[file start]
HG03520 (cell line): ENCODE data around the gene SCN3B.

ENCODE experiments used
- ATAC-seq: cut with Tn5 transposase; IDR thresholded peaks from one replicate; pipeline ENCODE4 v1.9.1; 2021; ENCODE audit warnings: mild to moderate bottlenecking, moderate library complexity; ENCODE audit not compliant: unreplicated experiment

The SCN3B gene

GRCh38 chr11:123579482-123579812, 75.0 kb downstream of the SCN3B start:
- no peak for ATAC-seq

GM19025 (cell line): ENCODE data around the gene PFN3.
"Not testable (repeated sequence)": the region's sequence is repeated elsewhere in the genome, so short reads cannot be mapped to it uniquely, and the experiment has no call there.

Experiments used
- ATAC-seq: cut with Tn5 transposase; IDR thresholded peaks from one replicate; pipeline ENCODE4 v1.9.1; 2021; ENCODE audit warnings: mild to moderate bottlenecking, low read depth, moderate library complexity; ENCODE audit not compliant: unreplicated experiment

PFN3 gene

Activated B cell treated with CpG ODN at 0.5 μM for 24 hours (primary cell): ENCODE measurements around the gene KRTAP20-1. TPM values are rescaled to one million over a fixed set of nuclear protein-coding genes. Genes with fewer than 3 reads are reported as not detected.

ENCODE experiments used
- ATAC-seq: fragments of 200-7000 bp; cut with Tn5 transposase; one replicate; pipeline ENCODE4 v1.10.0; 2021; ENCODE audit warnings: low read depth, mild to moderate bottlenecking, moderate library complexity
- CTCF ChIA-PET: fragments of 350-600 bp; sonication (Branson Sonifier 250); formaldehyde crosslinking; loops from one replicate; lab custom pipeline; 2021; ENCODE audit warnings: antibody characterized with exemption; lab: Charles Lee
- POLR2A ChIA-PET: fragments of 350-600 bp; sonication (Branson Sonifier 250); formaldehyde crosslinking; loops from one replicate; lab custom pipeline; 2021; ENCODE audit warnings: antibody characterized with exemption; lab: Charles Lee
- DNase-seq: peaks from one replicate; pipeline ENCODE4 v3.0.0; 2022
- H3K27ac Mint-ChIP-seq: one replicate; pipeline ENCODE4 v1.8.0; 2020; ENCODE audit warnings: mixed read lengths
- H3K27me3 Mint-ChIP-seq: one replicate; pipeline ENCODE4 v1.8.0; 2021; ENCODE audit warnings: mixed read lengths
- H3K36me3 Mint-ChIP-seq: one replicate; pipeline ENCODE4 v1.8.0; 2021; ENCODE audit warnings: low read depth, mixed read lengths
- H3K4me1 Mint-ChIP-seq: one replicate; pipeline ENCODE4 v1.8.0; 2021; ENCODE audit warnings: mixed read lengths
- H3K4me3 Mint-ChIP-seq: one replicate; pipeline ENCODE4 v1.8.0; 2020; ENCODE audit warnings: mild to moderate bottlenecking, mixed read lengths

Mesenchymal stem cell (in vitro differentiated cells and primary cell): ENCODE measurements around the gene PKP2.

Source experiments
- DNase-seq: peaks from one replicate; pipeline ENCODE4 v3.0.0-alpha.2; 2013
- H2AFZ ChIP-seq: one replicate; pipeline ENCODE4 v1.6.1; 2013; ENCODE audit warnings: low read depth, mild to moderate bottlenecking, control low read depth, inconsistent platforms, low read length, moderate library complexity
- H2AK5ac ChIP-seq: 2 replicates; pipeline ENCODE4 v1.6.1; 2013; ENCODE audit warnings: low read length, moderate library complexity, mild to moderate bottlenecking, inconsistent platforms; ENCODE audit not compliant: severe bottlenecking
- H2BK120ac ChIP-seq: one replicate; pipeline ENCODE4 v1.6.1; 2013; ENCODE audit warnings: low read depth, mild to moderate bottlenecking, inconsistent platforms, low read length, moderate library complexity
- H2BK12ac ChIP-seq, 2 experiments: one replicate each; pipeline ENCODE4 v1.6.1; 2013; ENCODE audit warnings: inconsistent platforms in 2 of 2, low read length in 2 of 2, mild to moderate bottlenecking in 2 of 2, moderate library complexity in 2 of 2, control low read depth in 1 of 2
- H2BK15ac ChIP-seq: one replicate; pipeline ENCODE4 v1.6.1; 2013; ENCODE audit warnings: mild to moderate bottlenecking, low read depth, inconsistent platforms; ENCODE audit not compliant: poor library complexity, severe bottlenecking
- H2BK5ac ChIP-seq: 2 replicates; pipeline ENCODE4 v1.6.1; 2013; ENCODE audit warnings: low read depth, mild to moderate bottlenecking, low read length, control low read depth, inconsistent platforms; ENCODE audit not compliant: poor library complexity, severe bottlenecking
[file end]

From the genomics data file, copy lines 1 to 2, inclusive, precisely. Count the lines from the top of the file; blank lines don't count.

HG03520 (cell line): ENCODE data around the gene SCN3B.

ENCODE experiments used